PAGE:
Tommy Prince, Canada’s most-decorated Indigenous war hero, died homeless in Winnipeg in 1977 at the age of 62.
It’s a startling and important story of contrasts that has to be told in this time of Canada’s reconciliation with Indigenous Peoples.
And this story has a strong Okanagan tie-in, with three generations of Prince’s descendants now living in West Kelowna.
Prince’s daughter, Beverley, her daughter, Crystal, and her daughter, Phoenix, were at Rutland Senior Secondary School in Kelowna on Friday for an interactive Remembrance Day Experience presented to honour Prince and for Remembrance Day on Monday.
“Of course, it’s beautiful to see my grandfather remembered and recognized in this way,” said Crystal Prince, who used to work at Rutland Senior Secondary and is now Indigenous cultural co-ordinator with Central Okanagan Public Schools.
“But, it’s also gratifying to see the reconciliation and the shift to more inclusion of Indigenous students and culture in our school.”
The first stop on the interactive experience was a dark room lit with twinkle lights. Inside, played a video about Prince’s life, titled Remembering Tommy Prince, narrated by Indigenous Rutland Senior Secondary student Josh Brown.
The video ran through how Prince was born in Manitoba in 1915 and was routinely rejected for military service because of racism.
He was finally accepted in 1940 as the Second World War raged.
As part of the Royal Canadian Engineers and Parachute Battalion, he became a sergeant and completed an important mission installing communication lines while posing as a peasant farmer in Italy right in front of German soldiers.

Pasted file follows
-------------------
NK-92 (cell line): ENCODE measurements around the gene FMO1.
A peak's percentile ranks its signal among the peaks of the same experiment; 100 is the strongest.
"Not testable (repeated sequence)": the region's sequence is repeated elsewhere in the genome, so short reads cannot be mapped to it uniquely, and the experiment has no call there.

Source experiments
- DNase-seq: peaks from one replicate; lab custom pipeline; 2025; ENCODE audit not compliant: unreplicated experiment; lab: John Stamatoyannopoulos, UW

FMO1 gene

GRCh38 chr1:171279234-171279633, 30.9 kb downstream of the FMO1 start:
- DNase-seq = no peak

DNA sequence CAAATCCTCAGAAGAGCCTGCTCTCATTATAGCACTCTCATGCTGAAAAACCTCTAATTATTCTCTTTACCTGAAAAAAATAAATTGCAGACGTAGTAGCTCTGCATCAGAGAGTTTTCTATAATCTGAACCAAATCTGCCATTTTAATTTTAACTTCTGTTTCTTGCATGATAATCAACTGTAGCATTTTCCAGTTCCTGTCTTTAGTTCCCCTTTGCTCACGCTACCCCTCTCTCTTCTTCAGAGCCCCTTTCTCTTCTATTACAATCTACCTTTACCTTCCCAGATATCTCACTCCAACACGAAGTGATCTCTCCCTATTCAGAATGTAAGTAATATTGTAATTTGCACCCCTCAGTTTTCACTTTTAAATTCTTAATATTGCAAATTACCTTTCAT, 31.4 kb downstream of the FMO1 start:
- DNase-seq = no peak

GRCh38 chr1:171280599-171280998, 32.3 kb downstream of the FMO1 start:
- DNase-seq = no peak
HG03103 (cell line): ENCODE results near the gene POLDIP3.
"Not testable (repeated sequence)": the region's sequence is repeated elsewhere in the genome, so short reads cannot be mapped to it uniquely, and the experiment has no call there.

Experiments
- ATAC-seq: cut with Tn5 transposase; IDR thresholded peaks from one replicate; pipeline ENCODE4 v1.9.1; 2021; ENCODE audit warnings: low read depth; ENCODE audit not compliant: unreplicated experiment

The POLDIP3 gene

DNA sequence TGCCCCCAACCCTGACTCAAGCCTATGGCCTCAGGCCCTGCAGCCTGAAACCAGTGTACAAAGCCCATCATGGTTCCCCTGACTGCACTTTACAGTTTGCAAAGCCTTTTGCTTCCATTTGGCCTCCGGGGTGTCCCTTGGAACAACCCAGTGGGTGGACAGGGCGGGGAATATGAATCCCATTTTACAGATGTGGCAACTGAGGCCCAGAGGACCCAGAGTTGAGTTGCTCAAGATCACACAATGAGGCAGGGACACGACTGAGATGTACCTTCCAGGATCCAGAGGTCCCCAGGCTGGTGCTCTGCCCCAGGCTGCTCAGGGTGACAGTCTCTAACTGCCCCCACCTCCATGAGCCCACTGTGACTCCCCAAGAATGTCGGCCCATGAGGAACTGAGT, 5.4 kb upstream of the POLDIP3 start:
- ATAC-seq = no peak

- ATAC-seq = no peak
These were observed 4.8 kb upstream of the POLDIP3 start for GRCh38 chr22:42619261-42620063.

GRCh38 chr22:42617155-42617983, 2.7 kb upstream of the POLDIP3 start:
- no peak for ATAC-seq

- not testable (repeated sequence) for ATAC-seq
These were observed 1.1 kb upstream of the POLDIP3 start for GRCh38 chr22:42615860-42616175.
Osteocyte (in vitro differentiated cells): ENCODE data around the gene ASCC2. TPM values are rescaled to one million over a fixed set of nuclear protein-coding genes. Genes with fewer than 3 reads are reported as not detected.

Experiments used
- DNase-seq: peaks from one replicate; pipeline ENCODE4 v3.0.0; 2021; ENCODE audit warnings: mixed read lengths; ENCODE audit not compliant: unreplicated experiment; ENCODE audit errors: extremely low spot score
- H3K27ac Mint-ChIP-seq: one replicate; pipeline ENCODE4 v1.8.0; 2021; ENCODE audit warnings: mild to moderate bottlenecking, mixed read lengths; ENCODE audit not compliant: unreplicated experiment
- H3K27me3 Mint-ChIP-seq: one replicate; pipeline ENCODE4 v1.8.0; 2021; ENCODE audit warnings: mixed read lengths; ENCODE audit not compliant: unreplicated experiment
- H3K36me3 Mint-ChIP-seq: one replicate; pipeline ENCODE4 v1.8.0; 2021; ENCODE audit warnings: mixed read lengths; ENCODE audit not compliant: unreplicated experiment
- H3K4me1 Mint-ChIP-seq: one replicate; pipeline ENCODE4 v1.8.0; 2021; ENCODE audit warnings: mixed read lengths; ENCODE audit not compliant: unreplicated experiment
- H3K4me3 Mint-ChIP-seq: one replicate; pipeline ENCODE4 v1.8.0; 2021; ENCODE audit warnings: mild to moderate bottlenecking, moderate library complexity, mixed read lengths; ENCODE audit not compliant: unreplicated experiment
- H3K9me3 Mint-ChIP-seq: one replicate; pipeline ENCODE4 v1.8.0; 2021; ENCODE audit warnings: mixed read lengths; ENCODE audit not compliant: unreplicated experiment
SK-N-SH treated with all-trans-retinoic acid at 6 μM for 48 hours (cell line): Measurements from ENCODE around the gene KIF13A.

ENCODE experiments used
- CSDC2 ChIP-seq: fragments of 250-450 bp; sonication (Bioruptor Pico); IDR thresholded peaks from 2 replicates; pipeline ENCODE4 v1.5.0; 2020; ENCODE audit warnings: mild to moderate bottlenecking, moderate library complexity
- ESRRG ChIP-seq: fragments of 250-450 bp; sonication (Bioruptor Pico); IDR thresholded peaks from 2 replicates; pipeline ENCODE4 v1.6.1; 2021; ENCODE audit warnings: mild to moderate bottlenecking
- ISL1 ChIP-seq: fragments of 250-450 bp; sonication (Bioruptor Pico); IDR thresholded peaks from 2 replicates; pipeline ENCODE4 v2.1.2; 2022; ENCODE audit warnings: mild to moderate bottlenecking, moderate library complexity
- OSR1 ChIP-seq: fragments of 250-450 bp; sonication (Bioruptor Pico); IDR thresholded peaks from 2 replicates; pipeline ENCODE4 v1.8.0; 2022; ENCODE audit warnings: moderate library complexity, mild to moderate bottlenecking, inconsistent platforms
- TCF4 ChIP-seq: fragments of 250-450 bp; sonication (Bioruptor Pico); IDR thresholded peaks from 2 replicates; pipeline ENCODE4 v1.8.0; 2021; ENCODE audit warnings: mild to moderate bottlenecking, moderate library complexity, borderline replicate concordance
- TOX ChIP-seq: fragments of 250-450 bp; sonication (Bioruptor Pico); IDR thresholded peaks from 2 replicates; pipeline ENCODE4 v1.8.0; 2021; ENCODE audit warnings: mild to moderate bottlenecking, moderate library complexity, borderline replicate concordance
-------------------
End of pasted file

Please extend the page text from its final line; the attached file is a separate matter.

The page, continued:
In France in 1944, he walked 70 kilometres behind enemy lines to help capture German camps.
He was awarded eight medals for his service in the Second World War, including being called to Buckingham Palace to receive the Military Medal and Silver Star from King George VI.
Prince returned to Canada in 1945 to find the cleaning business a friend was supposed to be looking after had gone bust.
He also experienced more racism from the federal government as Aboriginal war veterans were denied many of the benefits other vets received.
Undaunted, Prince re-enlisted for the Korean War and received three more medals.
His total of 11 medals over two wars makes him the most decorated Canadian Aboriginal war veteran.
He returned to Winnipeg and worked odd jobs, but at the time of his death he was living at a Salvation Army shelter.
The rest of the interactive experience at Rutland Senior Secondary saw students walking from station to station in the gyms where theatre students acted in military formations, medal ceremonies, prisoner camps, interpretive performances and a finale in the foyer. The finale featured students on stage with a huge Remember sign behind them while the Sarah McLachlan song “I Will Remember You” played.
“This is the third year we’ve done a Remembrance Day Experience like this instead of a regular service, because it connects and resonates with students in a more meaningful way,” said Rutland Senior Secondary drama teacher Jo Ward.